A decision handed down by federal district judge Lawrence Zatkoff on May 20 had an immediate impact on Ann Arbor city elections: Bob Dascola’s name will now appear on the Ward 3 city council Democratic primary ballot, alongside those of Julie Grand and Samuel McMullen.
Even though the immediate issue appears to be resolved, a longer-term question is still open. That’s because the result of the federal court ruling is that the city of Ann Arbor has no legally enforceable eligibility requirements for service as mayor or city councilmember.
Anyone at all is now eligible to serve – even youngsters under 18 years old, who would not even be allowed to vote for themselves in the election – just as long as they submit the minimum number of signatures on nominating petitions.
So it’s time for the council to put a charter amendment on a future ballot that would establish some sort of eligibility requirements for elected officials. The council has a choice about what kind of requirements to put on that ballot for voters to decide.
In broad strokes, I think the eligibility requirements for elected officials should pose only a minimal barrier to the ballot. It would be perfectly adequate if the requirement were something like the following: To be an eligible elected official, a person must be a registered voter in the geographic area the person seeks to represent, from the time that person files their paperwork to qualify as a candidate.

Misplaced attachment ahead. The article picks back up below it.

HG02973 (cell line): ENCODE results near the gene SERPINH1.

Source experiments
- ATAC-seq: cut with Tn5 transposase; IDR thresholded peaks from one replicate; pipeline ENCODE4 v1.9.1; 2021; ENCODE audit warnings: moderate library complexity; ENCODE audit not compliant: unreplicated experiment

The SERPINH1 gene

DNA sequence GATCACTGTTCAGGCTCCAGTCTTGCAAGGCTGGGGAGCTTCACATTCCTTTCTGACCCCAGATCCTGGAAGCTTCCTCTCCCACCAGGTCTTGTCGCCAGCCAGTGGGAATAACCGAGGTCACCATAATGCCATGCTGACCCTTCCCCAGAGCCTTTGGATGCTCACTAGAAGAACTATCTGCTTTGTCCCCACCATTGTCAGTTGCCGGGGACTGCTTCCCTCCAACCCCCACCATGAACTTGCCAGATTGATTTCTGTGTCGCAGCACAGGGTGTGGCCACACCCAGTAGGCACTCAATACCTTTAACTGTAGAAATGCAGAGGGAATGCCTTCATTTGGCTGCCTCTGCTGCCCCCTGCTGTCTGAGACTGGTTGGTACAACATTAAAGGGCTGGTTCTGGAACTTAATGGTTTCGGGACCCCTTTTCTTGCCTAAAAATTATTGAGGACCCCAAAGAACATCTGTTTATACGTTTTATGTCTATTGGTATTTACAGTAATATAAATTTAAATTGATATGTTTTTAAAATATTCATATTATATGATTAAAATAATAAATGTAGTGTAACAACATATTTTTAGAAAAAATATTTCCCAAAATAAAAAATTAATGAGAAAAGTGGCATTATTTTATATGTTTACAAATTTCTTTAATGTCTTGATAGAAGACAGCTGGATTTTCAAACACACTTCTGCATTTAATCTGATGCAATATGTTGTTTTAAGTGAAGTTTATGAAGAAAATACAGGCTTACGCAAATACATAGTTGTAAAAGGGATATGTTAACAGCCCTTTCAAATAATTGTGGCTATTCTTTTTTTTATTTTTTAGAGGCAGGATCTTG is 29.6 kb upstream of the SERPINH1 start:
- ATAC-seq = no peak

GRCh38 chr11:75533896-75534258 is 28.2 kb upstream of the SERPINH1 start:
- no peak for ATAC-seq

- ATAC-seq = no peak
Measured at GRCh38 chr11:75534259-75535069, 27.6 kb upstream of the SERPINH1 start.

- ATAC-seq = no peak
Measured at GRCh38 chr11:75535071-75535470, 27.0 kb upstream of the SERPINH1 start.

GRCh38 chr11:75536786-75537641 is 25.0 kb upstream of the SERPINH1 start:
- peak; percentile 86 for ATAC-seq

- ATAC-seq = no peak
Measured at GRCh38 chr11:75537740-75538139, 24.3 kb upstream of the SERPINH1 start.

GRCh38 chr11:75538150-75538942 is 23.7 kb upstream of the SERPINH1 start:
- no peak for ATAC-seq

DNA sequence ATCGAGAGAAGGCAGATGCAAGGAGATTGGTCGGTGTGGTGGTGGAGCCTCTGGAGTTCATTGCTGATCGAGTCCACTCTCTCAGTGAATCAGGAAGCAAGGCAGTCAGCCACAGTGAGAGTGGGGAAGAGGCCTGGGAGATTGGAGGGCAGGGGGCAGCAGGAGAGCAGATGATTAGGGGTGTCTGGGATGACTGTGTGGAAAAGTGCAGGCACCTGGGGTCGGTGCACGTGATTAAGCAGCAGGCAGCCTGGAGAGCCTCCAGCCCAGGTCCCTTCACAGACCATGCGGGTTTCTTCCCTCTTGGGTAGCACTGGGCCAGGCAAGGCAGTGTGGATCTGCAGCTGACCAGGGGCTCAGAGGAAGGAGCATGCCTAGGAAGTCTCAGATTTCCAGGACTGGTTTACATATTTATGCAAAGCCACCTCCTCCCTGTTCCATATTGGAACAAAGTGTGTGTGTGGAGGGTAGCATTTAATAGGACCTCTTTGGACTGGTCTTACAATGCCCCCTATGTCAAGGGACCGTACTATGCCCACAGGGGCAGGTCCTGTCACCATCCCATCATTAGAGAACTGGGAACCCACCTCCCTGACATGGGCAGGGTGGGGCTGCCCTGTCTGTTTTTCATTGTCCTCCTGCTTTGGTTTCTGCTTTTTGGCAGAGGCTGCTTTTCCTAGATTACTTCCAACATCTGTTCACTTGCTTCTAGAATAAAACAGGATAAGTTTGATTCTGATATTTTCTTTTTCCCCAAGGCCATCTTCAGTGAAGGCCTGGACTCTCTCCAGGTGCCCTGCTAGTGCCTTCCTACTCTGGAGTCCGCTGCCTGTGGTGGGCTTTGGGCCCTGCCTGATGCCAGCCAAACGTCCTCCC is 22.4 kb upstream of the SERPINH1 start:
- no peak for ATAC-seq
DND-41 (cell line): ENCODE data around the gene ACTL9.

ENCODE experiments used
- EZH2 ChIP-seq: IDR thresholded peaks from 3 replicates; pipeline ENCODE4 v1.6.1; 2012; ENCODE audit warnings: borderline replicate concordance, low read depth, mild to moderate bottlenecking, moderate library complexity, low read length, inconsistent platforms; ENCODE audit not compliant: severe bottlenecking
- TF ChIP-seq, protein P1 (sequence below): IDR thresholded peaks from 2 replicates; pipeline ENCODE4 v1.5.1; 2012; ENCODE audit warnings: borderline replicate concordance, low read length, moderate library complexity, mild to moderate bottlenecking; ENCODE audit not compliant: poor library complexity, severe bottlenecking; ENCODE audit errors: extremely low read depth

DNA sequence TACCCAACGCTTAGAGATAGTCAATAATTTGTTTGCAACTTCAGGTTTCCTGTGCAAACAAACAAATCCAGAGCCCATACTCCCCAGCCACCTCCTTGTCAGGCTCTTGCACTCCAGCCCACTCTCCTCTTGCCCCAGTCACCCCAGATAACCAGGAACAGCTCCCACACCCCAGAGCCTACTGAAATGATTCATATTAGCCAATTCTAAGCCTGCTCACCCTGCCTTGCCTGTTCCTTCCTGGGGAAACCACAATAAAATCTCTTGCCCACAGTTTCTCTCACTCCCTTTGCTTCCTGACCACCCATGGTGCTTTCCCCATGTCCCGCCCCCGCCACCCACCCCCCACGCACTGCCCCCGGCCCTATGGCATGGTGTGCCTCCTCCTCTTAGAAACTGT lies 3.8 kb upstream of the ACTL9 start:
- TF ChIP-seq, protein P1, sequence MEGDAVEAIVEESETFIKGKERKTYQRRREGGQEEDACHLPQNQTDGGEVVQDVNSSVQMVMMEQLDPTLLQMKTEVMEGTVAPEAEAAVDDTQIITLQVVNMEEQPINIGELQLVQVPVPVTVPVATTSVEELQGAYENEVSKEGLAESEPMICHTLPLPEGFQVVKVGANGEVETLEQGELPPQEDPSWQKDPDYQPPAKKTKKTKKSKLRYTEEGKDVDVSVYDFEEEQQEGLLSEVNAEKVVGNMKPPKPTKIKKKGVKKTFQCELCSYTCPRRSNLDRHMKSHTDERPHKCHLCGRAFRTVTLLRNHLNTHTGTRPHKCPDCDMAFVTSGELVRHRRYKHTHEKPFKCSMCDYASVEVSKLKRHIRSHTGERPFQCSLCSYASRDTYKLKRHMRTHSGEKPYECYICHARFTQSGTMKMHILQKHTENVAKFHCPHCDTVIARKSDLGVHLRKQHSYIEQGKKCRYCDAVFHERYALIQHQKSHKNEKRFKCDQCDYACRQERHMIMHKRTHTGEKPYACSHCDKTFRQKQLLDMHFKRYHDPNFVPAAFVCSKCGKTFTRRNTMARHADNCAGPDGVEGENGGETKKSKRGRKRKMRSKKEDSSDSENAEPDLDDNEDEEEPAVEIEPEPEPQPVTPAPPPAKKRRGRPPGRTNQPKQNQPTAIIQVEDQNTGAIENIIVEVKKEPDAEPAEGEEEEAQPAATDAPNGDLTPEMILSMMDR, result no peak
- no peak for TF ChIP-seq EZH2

Before making a case that this is a perfectly reasonable and adequate requirement, it’s worth considering how we arrived at a place where the city now has no legally enforceable eligibility requirements for elected officials.
After the city of Ann Arbor informed Dascola that he could not serve as an elected official, because he did not meet city charter requirements, he filed a lawsuit to assert his eligibility to serve. Those charter requirements say a person is only eligible to serve on the city council if the person has been a registered voter in the city and a resident of the ward the person seeks to represent – for at least a year prior to election. Dascola contended he met the residency requirement, but conceded that he fell short of the voter registration requirement. He did not register to vote in the city of Ann Arbor until Jan. 15, 2014.
But Dascola successfully argued in federal district court that both of Ann Arbor’s city charter requirements were unenforceable – because they had been ruled unconstitutional, null and void in federal court cases dating from the early 1970s. The city had essentially argued that the charter eligibility requirements would be found constitutional, if those 1970s cases were litigated today, based on subsequent case law. But the court ruled that the city needed to legislatively re-enact those city charter requirements, before they could be enforced.
In fact, the ruling this week permanently enjoins the city of Ann Arbor from enforcing those one-year durational requirements before re-enacting them. And that re-enactment would need to take place according to the orderly process called for in Michigan’s Home Rule City Act.
That process is for the city council to decide upon some charter language and then put a ballot question before voters to establish eligibility requirements. This was actually attempted in 2003, but the charter amendment was not approved by a majority of voters. [For more detailed background on that attempt, see: "Ann Arbor's Dumb Old Charter."]